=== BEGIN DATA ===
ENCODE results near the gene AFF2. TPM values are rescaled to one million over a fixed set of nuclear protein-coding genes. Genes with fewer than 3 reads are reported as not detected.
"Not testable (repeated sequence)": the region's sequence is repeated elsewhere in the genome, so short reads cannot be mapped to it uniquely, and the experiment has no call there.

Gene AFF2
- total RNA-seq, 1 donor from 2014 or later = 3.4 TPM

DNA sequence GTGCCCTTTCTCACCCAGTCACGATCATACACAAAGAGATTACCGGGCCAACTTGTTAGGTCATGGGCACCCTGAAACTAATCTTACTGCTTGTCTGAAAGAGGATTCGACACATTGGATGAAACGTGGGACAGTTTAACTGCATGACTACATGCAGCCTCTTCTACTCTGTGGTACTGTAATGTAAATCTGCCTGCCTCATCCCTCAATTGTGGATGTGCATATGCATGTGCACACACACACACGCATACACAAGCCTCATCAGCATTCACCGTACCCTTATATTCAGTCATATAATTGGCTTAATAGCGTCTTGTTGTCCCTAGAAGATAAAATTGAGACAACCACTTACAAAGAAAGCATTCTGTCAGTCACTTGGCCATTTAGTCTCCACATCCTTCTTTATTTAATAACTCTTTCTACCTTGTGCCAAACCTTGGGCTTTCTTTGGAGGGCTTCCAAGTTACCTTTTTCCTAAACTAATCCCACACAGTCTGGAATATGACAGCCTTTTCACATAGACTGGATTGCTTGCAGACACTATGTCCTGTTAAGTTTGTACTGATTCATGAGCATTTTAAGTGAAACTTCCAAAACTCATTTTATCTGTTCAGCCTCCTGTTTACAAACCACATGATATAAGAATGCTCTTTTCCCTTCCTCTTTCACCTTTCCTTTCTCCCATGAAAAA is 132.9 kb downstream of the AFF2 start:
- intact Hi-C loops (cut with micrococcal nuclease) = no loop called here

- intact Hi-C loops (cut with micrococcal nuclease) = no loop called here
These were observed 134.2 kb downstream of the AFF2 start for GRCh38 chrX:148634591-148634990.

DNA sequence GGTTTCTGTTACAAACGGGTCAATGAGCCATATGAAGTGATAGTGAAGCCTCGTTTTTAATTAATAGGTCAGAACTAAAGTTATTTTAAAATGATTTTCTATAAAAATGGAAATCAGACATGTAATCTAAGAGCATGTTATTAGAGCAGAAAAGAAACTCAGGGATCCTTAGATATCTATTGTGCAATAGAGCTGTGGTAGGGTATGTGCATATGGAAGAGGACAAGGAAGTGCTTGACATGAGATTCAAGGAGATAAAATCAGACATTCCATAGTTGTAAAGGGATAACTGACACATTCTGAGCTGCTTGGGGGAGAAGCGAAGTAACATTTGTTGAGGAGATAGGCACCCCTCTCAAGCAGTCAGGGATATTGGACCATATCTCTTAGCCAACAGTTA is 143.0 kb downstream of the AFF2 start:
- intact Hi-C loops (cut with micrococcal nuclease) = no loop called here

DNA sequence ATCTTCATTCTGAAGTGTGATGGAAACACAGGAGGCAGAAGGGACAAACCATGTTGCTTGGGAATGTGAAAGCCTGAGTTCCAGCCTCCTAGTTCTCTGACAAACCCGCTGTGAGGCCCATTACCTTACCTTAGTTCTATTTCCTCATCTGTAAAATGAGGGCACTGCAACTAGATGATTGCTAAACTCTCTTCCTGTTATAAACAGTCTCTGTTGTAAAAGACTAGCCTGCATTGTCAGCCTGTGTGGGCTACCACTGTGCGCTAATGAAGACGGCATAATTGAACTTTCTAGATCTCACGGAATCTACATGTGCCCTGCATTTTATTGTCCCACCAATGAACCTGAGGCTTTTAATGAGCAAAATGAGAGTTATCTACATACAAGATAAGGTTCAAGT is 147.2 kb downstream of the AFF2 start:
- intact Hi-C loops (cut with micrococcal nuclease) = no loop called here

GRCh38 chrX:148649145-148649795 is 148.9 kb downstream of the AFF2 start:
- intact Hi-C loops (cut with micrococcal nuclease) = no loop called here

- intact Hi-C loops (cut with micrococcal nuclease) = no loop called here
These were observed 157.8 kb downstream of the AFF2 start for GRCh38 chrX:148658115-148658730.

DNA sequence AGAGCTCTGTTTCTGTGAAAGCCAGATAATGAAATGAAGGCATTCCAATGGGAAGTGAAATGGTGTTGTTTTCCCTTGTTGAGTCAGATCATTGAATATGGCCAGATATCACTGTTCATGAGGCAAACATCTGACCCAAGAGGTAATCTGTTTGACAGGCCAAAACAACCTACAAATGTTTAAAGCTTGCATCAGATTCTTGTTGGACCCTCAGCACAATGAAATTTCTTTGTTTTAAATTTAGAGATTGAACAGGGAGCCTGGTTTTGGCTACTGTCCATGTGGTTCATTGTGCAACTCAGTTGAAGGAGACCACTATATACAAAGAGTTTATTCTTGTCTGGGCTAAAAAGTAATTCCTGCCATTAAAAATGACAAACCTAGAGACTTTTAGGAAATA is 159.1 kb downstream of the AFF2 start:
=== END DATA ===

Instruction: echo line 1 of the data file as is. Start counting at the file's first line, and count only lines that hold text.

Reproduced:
ENCODE results near the gene AFF2. TPM values are rescaled to one million over a fixed set of nuclear protein-coding genes. Genes with fewer than 3 reads are reported as not detected.